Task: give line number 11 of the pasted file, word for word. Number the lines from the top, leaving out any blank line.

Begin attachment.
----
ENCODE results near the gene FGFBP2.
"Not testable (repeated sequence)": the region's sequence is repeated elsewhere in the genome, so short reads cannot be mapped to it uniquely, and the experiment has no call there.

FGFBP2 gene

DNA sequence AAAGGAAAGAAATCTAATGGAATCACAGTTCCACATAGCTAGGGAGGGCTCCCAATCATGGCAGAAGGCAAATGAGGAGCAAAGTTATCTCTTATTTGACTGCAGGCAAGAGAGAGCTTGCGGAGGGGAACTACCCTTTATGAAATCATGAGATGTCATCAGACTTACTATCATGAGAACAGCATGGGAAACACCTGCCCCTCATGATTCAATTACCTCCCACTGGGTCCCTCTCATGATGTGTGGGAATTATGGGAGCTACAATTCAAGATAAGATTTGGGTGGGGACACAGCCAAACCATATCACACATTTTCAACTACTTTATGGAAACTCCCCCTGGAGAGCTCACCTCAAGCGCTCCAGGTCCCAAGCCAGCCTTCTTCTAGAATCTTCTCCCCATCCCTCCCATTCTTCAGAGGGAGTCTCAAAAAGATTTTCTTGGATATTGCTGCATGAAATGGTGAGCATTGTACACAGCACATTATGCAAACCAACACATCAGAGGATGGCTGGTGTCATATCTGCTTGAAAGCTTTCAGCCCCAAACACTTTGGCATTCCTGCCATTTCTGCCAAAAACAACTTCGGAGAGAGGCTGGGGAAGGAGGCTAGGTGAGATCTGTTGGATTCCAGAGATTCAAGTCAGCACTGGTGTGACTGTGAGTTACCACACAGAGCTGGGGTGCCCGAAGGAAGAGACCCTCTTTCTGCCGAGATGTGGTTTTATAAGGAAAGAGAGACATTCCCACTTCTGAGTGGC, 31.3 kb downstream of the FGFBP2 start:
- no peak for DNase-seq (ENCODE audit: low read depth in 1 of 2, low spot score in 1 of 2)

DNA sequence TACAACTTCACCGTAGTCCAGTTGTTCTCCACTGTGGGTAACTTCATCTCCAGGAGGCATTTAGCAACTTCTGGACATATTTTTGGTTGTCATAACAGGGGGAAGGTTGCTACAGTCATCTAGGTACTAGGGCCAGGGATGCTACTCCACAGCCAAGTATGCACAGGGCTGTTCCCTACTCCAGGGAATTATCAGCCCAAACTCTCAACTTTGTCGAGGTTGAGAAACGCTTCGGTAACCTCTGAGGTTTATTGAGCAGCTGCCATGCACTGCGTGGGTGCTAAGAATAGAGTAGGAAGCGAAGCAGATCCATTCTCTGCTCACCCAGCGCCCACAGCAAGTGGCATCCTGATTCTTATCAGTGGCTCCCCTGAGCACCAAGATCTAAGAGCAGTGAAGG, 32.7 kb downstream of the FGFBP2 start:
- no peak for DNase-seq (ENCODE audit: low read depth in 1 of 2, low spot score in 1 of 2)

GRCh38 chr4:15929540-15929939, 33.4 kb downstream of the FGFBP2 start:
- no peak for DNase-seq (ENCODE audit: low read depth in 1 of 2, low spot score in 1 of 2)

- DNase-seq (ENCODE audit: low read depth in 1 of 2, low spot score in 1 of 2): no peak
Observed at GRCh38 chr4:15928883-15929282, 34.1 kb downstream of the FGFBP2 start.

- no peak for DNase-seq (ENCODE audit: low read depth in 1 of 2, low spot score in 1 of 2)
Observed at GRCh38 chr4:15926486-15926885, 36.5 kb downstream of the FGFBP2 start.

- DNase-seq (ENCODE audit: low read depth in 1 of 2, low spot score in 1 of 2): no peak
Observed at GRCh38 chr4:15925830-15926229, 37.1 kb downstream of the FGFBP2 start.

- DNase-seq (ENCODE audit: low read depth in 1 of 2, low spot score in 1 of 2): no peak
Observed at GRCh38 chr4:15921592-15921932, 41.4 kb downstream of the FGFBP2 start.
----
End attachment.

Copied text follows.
Observed at GRCh38 chr4:15928883-15929282, 34.1 kb downstream of the FGFBP2 start.